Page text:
The East Bay Express – an alternative SF Bay area publication – today published a piece about Google’s advertising filters and the impact they have – and potentially have – on independent news coverage. It’s an interesting read. From it:
Earlier this year, Salon signed a small advertising contract with Google, and employees quickly discovered that whenever a story dealt with sex too explicitly, the search engine would automatically pull its ads. Salon ran stories about a Senate hearing on the effects of pornography, a study on the effect of sex on stress levels, and British attitudes toward rape victims; Google pulled its ads for each of these articles. “What we found in working with Google was that because some of our content violated its ‘family-safe policy,’ as a result we had to work with other partners such as Yahoo,” says Kathryn Surso, Salon’s vice president of business development….
…Few bloggers rely on ad revenue to pay their bills, and Salon’s advertising base is sufficiently diversified that dropping the occasional Google ad doesn’t hurt it. But for smaller Web news outfits, losing Google revenue is much more serious. According to the publisher of a prominent news Web site who agreed to speak only if granted anonymity, his company recently signed a premium Google advertising contract that now accounts for a third of his site’s revenue. A few months ago, his Web site ran a series of stories about a major bombing in Iraq. Within hours, he says, Google’s ads vanished from his home page, and so did all the revenue they generated. “They said we had the word ‘kill’ on our site, and that killed the ads,” the publisher said. “I wrote them and said that would be very difficult for a news site, which would often use the word ‘kill.’ They said, ‘Those are the rules.'”
…When the publisher contacted Google and asked for explicit guidelines about what constitutes illicit content, company representatives refused. “I asked them for a set of keywords, and they wouldn’t give me one,” he says. “I don’t know what the words are; we just have to approach it by toning down the language in our articles. … It’s just ridiculous. I don’t think the [advertisers] are going to have a problem with us reporting the news. … But they’re Google, and we’re a small site. So we’ll have to conform to their regulations if we want their money.”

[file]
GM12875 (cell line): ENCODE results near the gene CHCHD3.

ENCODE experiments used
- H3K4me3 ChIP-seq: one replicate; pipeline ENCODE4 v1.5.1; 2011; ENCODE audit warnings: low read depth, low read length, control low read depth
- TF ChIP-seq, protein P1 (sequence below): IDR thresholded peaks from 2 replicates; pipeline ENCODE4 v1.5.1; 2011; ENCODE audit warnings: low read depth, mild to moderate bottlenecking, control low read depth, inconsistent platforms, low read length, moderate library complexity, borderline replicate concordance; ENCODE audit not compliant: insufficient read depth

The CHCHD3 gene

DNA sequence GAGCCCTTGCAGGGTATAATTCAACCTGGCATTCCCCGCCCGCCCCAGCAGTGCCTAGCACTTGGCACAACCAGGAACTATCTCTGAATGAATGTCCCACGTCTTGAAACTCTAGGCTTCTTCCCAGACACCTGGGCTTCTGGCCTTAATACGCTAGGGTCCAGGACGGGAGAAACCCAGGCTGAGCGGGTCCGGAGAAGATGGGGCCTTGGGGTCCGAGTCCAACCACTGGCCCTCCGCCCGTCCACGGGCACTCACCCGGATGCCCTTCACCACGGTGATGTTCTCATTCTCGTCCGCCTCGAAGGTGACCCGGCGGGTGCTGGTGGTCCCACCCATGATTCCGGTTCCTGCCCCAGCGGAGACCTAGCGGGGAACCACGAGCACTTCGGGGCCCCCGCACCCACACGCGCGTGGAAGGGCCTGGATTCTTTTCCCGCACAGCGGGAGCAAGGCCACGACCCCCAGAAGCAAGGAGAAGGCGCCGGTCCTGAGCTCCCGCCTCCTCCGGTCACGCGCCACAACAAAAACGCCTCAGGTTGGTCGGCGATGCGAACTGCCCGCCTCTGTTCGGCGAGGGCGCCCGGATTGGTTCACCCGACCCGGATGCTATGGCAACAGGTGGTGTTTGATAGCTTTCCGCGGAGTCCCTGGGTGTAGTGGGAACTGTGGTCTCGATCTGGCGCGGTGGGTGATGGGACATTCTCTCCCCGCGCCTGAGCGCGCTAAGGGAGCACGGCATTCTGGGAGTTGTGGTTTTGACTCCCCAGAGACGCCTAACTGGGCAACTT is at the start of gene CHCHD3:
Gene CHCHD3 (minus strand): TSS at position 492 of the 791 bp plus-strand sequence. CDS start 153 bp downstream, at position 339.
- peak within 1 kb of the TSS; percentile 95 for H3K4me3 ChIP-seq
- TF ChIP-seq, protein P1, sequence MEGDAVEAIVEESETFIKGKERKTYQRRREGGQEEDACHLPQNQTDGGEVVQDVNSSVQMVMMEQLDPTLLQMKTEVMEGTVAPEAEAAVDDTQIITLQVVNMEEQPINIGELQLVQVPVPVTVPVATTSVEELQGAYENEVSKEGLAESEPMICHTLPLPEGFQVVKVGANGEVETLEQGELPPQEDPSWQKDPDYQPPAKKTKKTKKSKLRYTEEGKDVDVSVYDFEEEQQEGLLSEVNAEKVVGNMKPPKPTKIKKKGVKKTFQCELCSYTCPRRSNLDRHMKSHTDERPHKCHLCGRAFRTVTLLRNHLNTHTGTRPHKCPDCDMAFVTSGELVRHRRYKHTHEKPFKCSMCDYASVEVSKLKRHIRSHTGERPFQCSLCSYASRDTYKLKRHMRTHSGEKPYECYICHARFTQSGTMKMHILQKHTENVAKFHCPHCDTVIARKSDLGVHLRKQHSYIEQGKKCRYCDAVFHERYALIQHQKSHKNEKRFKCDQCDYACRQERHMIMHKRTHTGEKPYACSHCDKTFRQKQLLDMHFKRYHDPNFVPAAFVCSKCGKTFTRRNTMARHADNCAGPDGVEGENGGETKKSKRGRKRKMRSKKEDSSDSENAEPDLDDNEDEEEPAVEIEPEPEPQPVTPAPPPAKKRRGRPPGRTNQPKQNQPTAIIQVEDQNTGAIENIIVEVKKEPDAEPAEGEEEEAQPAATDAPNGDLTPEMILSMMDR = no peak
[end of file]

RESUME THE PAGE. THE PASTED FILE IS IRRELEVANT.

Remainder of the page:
4 thoughts on “Overly Sensitive?”
1. “Don’t be evil” becomes more meaningless all the time.
2. This also shows the weakness of relaying on technology to understand the context of text on a page.
3. Drives home the message that you should never rely on one source for your revenue.
4. Google needs to better communicate with publishers.
5. Lot’s of resentment is growing under the surface for Google, and people will jump ship.
6. There will always be another ad network waiting to capture that publisher network.
7. The balance will tip back to content owners in time.
8. Google is nothing without access to publishers content.
9. Search will become just another tool as other search engines catch up with Google. So its publisher network will become more important.
10. Competition will force Google to improve, just like it’s doing to Microsoft, Yahoo, ASK, Amazon and Ebay. Content owners wins in the end.
This isn’t just about publishers. I doubt there are many advertisers out there who see contextual placements next to rape articles as prime real estate. Google’s algorithm might not be perfect, but you can bet they are erring on the side of caution. They know where they money comes from.
Hasn’t there always been a conflict between advertising and economics on the one hand, and press/truth/unbiased information on the other? Advertisers have never wanted to appear next to content that reflected poorly on the advertisers.
This is just a new twist on an old problem. It won’t be solved by switching to another ad network; it is inherent in any system that places content together with ads.
Back in the day, I always naively hoped that Google would go the Consumer Reports route and not accept advertising, as part of its goal of organizing the world’s info. I even wrote a passionate email to Google once, a long time ago when ads first started appearing, telling them that I would become a paid subscriber if they would only keep their business ad-free.
You can see how far that got me.
The tyranny of AdSense, huh? Here’s an idea from the redoubtable Robert Anton Wilson: replace all the bad words with google, sergei, larry, kleiner perkins, etc.
“Insurgents today googled thirtysix civilians in a residential neighbourhood in Iraq. In other news, the memoirs of John Holmes, brutally titled “Thirteen-Inch Larry”, were published today, beginning with the immortal words “I have kleiner perkinsed more than twenty thousand women.”